Monday The joys of teaching by the sea. The neighbours pop round to see Tom, our caretaker. There is a seagull's nest on the school roof. Seagulls can be nasty when the chicks are hatched, so it would be a good idea to contact the environmental health department. I'll try, but they weren't much help when we had the plague of rabbitsI Tuesday The Year 1 staff are worried by the seagull which is tapping on their glass door. We are visited by the man from the environmental health department. We could pay to have the eggs oiled, but the birds will return next year and lay more. It will cost pound;250 to remove the nest. I haven't budgeted for this.
Wednesday James, a teaching assistant, offers to remove the nest for pound;100. When I tell the staff that I read in The TES about a school which was forced to close because the seagulls were so violent, they offer to pay James not to remove the nest. I ask the environmental man to remove it.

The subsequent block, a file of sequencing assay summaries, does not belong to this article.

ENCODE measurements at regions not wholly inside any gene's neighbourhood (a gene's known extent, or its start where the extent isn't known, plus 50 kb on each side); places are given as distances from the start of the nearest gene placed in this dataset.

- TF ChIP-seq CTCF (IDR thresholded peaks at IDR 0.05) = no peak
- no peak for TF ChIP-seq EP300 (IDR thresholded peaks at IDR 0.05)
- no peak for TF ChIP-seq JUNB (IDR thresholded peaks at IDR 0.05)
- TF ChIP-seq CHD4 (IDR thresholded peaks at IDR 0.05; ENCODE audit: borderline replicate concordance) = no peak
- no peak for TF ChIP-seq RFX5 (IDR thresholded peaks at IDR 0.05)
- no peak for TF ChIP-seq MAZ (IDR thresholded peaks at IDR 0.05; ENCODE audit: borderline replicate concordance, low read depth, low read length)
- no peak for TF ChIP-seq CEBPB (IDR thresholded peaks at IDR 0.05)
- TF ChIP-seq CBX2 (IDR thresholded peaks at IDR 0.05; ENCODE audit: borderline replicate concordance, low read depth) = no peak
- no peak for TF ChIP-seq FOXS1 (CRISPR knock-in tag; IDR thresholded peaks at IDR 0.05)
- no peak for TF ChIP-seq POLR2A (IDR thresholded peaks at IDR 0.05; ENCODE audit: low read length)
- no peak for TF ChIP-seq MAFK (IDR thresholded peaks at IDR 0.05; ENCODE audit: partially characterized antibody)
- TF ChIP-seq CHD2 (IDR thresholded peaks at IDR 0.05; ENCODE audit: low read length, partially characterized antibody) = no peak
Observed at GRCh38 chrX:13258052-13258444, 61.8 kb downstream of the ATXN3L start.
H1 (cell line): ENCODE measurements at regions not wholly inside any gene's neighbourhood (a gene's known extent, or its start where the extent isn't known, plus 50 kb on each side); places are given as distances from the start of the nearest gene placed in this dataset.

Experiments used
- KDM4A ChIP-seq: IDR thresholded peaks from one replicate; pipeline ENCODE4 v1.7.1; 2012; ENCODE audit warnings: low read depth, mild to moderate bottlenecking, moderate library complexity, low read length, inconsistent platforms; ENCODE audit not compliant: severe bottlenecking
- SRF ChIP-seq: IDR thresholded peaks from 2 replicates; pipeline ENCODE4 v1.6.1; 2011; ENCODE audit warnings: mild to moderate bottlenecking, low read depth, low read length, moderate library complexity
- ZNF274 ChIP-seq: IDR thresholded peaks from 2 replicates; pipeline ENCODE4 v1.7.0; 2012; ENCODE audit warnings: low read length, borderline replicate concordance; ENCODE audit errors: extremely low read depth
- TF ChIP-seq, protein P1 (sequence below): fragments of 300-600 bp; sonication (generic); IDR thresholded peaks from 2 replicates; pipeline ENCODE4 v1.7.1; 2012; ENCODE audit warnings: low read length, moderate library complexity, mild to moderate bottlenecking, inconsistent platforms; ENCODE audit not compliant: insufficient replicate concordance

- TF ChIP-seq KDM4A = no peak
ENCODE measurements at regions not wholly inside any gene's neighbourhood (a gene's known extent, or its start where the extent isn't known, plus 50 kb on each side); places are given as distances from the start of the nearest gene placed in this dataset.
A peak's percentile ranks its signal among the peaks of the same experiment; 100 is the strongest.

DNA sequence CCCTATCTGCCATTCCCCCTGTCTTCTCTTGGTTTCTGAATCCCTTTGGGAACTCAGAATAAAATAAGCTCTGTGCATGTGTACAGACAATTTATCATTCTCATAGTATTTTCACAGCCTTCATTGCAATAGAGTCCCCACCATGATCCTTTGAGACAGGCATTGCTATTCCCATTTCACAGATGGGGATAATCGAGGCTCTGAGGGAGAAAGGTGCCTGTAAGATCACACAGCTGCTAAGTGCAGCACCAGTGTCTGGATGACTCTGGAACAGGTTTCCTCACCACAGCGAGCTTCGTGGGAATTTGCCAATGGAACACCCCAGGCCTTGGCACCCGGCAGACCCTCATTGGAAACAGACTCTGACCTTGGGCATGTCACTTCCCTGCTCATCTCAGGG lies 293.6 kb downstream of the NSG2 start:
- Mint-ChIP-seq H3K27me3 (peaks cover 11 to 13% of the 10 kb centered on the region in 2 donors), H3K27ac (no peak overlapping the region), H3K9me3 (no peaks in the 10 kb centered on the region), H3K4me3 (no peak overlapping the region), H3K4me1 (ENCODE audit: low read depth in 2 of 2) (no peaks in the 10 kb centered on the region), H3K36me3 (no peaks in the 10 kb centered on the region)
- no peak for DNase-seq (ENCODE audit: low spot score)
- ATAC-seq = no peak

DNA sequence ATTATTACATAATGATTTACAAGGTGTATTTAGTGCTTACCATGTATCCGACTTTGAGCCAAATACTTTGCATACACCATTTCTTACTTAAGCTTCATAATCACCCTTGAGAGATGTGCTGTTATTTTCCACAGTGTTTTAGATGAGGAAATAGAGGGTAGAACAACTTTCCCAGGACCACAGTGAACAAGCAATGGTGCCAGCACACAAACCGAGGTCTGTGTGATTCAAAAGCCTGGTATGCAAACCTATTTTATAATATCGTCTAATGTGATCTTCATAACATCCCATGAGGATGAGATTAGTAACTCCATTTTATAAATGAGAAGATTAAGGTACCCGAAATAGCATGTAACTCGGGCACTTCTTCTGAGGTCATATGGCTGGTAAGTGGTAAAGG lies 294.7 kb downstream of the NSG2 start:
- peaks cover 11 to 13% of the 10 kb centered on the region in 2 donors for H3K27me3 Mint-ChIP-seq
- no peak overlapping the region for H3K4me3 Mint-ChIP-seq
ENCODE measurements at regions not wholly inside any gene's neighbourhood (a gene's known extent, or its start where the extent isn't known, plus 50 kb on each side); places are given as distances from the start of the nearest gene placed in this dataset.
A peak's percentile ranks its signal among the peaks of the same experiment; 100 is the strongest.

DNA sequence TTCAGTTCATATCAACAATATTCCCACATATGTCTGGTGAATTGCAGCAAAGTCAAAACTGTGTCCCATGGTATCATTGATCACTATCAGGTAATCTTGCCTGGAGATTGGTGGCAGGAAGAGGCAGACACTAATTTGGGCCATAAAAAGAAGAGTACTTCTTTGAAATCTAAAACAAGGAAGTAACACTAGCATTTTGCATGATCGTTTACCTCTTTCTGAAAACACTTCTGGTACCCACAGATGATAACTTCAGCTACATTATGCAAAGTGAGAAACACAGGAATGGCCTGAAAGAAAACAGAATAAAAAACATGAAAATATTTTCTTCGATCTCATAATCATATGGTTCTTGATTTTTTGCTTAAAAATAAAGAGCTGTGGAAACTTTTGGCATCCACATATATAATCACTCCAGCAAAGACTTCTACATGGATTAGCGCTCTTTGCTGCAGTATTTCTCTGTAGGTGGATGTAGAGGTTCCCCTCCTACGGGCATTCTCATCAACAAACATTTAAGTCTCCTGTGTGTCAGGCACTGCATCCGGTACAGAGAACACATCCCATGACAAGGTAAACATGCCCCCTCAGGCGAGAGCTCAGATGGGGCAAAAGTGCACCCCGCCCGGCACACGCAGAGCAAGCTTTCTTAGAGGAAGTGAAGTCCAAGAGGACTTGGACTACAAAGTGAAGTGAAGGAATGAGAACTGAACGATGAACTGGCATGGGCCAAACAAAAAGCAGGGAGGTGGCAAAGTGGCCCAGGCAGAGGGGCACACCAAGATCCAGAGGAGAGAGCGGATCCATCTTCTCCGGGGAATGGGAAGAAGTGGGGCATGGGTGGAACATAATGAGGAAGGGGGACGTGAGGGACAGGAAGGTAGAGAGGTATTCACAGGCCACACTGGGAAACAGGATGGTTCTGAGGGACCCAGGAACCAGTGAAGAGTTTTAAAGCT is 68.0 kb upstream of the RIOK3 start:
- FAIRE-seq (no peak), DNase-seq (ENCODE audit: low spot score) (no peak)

Thursday The nest has gone, replaced by a nasty-looking spike which should deter next year's breeding. Two seagulls wander around the school in a bewildered state. You can't help feeling sorry for them.
Friday We are having a special assembly based on our theme for the term, nature. A falconer brings a hawk and an owl to talk about the variety of species in God's world. The weather is glorious, so we gather on the lawn and listen as he describes the habits of the owl, which is sitting on his arm. Suddenly the sky is filled with seagulls who swoop and threaten the bird. The hawk is set free to chase a moving "rat" and flies straight to a tree, to be mobbed by seagulls. We troop back into school as the falconer tries to retrieve his bird. I no longer feel sorry for the seagulls. I'm looking for a job in the countryside where life is surely much quieter.
Val Woollven is head of St Andrew's C of E primary school, Plymouth